This article was updated on March 15, 2016 to reflect current company data.
Solar energy is a booming market worldwide that has the potential to upend the energy industry as we know it. A solar power plant can now be built that creates energy for less than the cost of nuclear, coal, and some natural gas plants, and expenses are falling every year.
If you want to know where to start investing in solar energy, here are three stocks that will tell you where the industry is headed.
Utility stock to watch
The solar industry is generally split into three different end markets: residential, commercial (think Wal-Mart's rooftop systems), and utility-scale. These three markets have very different interactions with customers and solar itself.
The first stock on my list is First Solar (NASDAQ:FSLR), which is almost exclusively a utility-scale solar project builder. That means the company builds massive solar projects and negotiates a contract with the appropriate utility for the energy from that project over 10, 20, or 30 years. This assures long-term cash flow and a solid return on investment.
First Solar makes a thin-film solar technology that has long been cheaper but less efficient than typical crystalline silicon cells. But First Solar's research and development lab has been working overtime to increase efficiency, and in the fourth quarter 2015 its best line ran at 16.4% efficiency, toward the high end of what a conventional solar panel would provide. If that momentum continues -- and management has pledged to deliver a 19.5% efficient panel by 2017 -- the company will be in good shape.
When watching solar, look to First Solar for demonstration of the health of the utility-scale solar business. If there is growing demand and a strong backlog, which currently stands at 4.4 gigawatts at First Solar, the-large scale solar business should be in good shape.
Residential solar stock to watch
SolarCity (NASDAQ:SCTY.DL) specializes in installing residential solar systems around the U.S. The chart below illustrates the company's incredible growth over the past two years.
Here you'll want to watch the company's growth over the next five years. The extension of the solar investment tax credit late in 2015 was a boost to its long-term future, but growth will slow in 2016 as management focuses on customers that are cheaper to acquire than they were in 2015. And with utilities starting to win some challenges to net metering, the rates SolarCity charges customers could fall in the future, squeezing margins.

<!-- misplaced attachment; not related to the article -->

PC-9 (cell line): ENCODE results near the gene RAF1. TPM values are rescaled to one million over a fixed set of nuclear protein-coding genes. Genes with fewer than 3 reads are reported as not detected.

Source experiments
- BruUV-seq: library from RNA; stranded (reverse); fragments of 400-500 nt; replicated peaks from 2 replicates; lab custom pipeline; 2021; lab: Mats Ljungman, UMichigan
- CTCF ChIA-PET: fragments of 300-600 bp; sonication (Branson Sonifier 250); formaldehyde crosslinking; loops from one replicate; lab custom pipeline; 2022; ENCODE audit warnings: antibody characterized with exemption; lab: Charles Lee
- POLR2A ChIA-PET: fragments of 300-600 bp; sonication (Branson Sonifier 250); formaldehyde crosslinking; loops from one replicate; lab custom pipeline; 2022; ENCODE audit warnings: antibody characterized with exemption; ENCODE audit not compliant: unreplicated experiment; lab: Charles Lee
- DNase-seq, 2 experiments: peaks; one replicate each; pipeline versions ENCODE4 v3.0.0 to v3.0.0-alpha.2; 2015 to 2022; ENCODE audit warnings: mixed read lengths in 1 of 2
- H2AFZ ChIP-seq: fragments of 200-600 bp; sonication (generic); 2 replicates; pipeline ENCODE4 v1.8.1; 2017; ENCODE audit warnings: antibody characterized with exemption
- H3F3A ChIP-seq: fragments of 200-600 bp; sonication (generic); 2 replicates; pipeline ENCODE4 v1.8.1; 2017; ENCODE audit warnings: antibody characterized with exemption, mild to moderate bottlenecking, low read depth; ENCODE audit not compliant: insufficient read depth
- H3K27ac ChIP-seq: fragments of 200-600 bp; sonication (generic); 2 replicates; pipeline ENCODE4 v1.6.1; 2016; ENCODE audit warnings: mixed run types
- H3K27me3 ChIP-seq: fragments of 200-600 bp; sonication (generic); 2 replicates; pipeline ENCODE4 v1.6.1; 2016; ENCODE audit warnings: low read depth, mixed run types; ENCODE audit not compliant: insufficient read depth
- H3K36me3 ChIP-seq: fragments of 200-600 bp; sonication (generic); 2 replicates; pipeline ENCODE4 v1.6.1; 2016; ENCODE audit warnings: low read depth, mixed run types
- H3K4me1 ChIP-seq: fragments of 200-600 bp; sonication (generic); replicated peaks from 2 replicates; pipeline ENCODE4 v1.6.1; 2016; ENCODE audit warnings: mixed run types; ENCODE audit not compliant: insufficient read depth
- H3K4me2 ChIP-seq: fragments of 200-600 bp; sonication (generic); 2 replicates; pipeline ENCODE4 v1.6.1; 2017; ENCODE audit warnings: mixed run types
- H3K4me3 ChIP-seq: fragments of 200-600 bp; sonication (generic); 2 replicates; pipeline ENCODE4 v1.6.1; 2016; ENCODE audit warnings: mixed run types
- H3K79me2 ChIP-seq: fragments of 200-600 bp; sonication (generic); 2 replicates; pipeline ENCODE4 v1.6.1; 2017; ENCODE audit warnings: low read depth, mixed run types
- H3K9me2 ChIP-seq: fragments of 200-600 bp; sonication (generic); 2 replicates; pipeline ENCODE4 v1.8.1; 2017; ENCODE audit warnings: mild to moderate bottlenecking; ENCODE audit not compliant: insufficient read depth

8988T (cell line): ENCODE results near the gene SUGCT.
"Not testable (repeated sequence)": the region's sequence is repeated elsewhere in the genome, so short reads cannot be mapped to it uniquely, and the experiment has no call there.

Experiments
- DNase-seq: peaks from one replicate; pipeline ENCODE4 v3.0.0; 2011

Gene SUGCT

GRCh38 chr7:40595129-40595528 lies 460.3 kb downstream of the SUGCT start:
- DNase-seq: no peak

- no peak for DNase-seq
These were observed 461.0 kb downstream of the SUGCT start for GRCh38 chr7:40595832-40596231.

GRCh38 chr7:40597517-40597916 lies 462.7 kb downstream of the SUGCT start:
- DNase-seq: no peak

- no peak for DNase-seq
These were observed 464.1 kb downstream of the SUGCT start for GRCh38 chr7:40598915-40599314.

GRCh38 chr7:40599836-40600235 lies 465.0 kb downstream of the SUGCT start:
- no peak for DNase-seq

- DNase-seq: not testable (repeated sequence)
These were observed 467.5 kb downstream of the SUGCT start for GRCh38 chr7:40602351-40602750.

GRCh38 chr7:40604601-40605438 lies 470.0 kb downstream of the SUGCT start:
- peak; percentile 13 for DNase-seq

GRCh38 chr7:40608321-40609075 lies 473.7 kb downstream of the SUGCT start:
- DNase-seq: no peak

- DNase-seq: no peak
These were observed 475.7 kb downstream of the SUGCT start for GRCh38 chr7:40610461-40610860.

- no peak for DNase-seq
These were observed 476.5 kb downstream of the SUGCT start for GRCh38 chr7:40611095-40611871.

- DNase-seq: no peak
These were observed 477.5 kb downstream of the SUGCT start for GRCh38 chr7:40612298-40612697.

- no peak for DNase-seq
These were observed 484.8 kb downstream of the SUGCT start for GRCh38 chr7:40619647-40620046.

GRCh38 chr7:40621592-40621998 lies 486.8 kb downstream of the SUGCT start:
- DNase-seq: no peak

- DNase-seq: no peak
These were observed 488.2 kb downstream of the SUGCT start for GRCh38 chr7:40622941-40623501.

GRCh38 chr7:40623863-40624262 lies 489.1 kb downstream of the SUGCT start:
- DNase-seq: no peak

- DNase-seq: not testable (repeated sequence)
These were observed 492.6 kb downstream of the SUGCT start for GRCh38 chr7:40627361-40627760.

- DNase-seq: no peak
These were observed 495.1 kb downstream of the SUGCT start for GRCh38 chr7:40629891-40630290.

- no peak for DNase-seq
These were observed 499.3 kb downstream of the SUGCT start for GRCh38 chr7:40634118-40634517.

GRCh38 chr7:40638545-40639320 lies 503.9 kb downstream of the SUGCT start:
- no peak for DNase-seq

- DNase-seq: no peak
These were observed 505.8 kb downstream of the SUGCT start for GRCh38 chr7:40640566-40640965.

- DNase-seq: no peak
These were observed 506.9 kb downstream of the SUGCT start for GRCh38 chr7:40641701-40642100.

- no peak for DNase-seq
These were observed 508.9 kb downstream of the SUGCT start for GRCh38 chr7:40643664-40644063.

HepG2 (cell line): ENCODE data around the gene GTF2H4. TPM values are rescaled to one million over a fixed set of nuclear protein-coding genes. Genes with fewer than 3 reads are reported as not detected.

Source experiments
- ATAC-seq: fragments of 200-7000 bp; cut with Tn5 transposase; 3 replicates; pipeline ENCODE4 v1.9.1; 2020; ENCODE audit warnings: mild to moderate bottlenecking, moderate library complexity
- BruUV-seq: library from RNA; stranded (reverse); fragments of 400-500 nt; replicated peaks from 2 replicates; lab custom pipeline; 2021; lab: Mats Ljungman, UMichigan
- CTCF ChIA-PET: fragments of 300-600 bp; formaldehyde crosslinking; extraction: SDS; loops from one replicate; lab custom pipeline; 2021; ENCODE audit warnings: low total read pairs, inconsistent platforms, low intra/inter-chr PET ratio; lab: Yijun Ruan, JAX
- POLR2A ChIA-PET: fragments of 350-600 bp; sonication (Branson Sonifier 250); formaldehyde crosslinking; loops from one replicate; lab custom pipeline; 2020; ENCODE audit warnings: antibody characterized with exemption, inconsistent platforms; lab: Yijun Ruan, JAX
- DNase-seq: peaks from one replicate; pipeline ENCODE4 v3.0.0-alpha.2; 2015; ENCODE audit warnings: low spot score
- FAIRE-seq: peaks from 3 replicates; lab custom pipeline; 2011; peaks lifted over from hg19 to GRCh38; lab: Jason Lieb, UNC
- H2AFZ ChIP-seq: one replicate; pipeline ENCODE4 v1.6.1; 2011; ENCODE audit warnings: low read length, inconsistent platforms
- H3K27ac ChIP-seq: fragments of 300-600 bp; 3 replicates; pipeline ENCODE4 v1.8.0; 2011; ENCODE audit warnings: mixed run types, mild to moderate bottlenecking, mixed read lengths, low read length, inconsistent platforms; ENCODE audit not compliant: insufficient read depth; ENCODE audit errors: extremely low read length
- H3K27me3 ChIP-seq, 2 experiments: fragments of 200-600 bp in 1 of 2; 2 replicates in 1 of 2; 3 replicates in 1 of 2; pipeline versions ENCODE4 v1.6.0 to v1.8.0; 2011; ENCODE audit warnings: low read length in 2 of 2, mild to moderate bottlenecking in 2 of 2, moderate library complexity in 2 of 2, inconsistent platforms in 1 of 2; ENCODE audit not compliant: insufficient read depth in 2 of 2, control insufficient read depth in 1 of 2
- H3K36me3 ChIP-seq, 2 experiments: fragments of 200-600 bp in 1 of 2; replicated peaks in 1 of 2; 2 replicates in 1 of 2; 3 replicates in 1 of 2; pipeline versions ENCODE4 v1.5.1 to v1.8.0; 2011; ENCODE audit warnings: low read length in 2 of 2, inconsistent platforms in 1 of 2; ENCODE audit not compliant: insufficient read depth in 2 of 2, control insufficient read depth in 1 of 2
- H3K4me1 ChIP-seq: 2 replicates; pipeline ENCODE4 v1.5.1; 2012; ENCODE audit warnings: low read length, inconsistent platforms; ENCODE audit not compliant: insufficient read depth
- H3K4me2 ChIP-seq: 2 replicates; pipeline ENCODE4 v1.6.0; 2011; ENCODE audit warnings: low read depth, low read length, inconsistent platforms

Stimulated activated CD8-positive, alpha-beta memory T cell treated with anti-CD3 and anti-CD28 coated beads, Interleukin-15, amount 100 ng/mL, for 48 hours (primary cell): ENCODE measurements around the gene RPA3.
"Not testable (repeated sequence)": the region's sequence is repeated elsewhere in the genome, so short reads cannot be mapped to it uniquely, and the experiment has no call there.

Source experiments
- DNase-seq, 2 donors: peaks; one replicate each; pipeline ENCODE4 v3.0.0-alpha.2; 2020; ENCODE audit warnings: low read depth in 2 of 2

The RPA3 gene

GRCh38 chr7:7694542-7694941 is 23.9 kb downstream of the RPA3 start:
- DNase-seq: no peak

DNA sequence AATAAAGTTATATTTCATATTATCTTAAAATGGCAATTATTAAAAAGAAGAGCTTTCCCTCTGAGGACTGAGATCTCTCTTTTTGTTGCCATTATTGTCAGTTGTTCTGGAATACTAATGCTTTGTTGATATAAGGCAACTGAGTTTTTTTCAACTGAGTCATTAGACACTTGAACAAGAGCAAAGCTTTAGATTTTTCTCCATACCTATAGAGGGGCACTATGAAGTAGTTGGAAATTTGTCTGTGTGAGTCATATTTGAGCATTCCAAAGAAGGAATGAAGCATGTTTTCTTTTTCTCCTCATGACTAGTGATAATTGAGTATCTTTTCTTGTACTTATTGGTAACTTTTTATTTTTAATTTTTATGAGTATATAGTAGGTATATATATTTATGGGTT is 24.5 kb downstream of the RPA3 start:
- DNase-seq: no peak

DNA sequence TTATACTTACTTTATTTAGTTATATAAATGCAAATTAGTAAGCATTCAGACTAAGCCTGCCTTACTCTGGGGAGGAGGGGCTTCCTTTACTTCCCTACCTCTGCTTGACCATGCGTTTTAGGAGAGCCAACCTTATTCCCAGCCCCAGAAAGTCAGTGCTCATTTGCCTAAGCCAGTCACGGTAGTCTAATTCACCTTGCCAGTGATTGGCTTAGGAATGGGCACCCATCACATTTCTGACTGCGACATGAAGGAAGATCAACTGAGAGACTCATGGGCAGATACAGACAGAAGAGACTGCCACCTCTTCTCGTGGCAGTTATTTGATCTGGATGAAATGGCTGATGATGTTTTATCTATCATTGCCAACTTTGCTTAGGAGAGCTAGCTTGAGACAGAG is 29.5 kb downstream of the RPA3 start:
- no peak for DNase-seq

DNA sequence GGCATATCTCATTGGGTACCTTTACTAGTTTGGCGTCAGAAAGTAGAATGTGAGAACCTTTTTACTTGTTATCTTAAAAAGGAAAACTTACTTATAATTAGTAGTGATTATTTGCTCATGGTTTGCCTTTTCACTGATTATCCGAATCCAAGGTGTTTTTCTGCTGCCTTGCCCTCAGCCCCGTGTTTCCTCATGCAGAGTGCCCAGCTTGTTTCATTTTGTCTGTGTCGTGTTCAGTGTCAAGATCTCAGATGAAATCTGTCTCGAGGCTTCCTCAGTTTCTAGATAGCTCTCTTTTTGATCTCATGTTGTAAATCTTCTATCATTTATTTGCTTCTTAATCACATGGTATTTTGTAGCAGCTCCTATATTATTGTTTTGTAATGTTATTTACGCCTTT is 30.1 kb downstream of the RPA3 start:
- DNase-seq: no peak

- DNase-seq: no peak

The first two companies in this article specifically focus on either large or small solar projects with minimal overlap. SunPower (NASDAQ:SPWR) is unique because it makes the industry's most efficient solar panel (22.8%) and plays a part in everything from very small projects to the largest solar power plants in the world.
SunPower can leverage its technology to install more energy production in tight spaces (like a home's roof) or concentrate the sun's energy using mirrors to create a low-cost utility-scale product (as you see on the left).
What's worth watching with SunPower is how the industry values efficiency and technology. Long term, I think higher efficiency will lead to better returns on projects and higher margins for SunPower. But sometimes the solar industry can surprise us like it did by rapidly lowering solar manufacturing costs in China, forcing many U.S. companies into bankruptcy. And there's always new technology that could emerge to make SunPower's technology lead a moot point almost overnight.
An energy revolution worth watching
First Solar, SolarCity, and SunPower are worth watching because they are industry leaders with very different strategies in the solar sector. First Solar will benefit if utility-scale projects boom, while SolarCity would be the winner if residential solar grows, and SunPower would hit pay dirt if installers focus on efficiency.
At different times each company has taken its turn as the apparent next great solar stock. But the development of the industry will tell us which will be the biggest winner over the long term.